“The very existence of libraries affords the best evidence that we may yet have hope for the future.” –T. S. Eliot
As children and adults enter the new Willis L. Miller Library in Valdosta, they quickly realize the 34,000-square-foot facility represents more of an experience than a destination.
“We want people to come and stay for a while,” said Miguel Vicente, director of the South Georgia Regional Library (SGRL) System. “We don’t want them to just come and get a book and leave.”
Celine Gladwin, a partner with BFB Gladwin Architects, echoes Vicente’s sentiments that the library was designed to be more than a depository of books.
“We looked at the new building as a learning resource center,” Gladwin said. “This is a place to come and learn, no matter what age. It is also a place where you connect with people. It is truly a library for the 21st century.”
Adapting to this shift in the library’s overall purpose, Gladwin’s design goal was to reimagine the library as an engaged community center.
The design process started in 2015 with a series of focus groups, where children, teens, and adults were asked to provide their ideas on what features and services they wanted to be included in the community’s newest library.
“The way we approached the design was that the library is truly the only facility in our community that is open for all ages and everyone is welcome,” said Gladwin, who also designed the interior renovations of the Valdosta State University Odum Library. “It was essential as we started the design process that we knew what members of the community wanted since they are the people who will be using the library.”
Gladwin said the focus groups culminated with a public charrette, which was an activity focused on design and planning.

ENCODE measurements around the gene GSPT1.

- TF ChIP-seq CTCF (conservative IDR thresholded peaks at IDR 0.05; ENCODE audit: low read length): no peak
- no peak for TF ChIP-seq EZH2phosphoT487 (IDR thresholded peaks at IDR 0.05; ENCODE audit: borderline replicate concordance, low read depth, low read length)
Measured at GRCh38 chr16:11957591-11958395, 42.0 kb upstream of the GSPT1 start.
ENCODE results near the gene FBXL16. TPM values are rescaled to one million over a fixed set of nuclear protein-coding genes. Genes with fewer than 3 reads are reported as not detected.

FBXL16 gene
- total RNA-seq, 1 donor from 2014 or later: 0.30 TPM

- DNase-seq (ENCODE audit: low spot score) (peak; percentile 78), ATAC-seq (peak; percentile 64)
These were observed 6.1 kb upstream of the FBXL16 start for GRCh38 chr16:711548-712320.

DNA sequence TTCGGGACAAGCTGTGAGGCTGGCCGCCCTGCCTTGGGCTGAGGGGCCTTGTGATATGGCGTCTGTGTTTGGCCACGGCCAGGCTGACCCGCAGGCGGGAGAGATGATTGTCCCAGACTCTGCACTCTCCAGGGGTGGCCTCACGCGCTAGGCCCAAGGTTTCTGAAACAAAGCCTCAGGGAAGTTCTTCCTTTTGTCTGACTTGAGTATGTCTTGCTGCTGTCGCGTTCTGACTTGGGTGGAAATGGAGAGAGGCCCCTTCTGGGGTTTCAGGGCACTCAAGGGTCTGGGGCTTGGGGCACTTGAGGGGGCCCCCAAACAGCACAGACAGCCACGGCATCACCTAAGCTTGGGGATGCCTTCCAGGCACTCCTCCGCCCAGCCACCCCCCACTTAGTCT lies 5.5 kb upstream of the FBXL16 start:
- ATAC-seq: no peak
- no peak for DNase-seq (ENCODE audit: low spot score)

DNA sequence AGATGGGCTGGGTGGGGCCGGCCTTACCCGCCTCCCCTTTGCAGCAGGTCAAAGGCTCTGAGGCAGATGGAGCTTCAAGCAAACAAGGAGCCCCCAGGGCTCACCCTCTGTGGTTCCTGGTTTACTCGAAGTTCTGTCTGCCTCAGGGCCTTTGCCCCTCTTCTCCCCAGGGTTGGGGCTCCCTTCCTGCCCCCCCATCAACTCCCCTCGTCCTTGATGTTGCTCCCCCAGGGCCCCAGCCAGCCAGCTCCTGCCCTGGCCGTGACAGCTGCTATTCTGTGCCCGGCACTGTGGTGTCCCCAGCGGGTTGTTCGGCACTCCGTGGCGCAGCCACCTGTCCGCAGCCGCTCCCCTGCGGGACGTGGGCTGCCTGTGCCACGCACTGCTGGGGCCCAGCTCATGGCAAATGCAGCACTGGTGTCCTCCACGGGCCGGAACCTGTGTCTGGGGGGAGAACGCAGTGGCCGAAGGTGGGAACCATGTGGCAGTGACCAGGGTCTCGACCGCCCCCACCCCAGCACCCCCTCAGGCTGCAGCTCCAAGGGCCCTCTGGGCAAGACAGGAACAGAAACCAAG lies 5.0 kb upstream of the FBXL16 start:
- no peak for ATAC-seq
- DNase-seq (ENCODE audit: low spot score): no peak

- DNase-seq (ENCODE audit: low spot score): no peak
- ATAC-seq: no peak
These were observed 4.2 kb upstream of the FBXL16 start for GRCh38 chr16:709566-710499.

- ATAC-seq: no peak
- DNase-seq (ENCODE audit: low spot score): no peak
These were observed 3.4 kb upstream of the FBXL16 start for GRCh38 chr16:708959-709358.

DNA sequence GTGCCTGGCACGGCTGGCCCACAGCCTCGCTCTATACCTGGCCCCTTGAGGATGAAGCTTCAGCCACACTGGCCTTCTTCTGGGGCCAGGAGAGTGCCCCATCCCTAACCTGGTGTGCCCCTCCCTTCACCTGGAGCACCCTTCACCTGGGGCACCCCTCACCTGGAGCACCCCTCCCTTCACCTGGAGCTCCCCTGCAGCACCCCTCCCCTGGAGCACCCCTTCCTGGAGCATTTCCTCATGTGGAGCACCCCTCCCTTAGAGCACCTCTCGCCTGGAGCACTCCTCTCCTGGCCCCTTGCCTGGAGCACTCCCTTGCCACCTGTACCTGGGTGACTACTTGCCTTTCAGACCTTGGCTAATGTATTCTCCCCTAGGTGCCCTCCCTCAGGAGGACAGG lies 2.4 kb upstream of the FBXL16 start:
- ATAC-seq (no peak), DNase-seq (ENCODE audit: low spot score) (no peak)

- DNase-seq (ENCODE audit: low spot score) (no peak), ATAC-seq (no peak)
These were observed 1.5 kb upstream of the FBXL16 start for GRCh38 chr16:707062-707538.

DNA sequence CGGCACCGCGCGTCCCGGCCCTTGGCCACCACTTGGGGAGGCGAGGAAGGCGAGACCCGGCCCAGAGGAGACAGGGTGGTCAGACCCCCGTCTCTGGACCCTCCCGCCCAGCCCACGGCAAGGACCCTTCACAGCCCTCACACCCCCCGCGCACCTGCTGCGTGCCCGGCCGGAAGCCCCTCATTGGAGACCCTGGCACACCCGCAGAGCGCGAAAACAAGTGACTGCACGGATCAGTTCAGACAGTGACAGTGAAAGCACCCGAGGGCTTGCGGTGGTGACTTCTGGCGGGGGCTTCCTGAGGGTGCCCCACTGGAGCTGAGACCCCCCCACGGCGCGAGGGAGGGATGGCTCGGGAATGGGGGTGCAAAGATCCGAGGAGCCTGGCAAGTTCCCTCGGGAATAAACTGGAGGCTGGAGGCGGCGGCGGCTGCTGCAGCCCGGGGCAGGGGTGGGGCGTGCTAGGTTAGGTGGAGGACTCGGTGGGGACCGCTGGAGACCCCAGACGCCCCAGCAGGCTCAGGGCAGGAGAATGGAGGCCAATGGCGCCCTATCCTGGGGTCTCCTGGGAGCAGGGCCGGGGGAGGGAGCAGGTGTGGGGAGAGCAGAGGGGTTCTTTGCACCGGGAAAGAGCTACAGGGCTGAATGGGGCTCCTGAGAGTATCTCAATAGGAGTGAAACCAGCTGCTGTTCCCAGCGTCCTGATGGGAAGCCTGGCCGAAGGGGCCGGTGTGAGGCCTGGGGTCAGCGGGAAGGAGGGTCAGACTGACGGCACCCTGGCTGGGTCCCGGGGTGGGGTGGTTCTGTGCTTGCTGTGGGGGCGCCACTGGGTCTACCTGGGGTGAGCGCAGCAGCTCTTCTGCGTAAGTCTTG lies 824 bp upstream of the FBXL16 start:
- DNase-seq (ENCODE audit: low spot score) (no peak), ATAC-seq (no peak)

“During the charrette, the group gave ideas that helped us designed the facility,” Gladwin said. “We had three different concepts that emerged during the charrette, and the final design of the library is directly linked to one of those concepts. We listened, took the input, and now have a building that is very much a community library.”
As one of six libraries within the SGRL System, the new Willis L. Miller Library replaces the existing library that was located on Woodrow Wilson Drive, in Valdosta and was constructed 1968 and had an expansion in 1995.
S.C. Barker Construction began renovations on the new library, located at 2906 Julia Drive, in June 2017.
With an initial budget of $3.5 million, which included $1.5 million from SPLOST and a $2 million from a Georgia Public Library Service grant, the library also received a boost in funding from Willis L. “Wyn” Miller, a lifelong resident of Valdosta and an advocate for public libraries.
A previous chairman of the SGRL board of trustees, Miller and his family have a long history of supporting the mission of libraries throughout South Georgia. In the 1980s, Miller’s father, Willis Miller Jr., dedicated land in Lakeland, Georgia to build a library, which was named in his honor.
Sit Quietly No Longer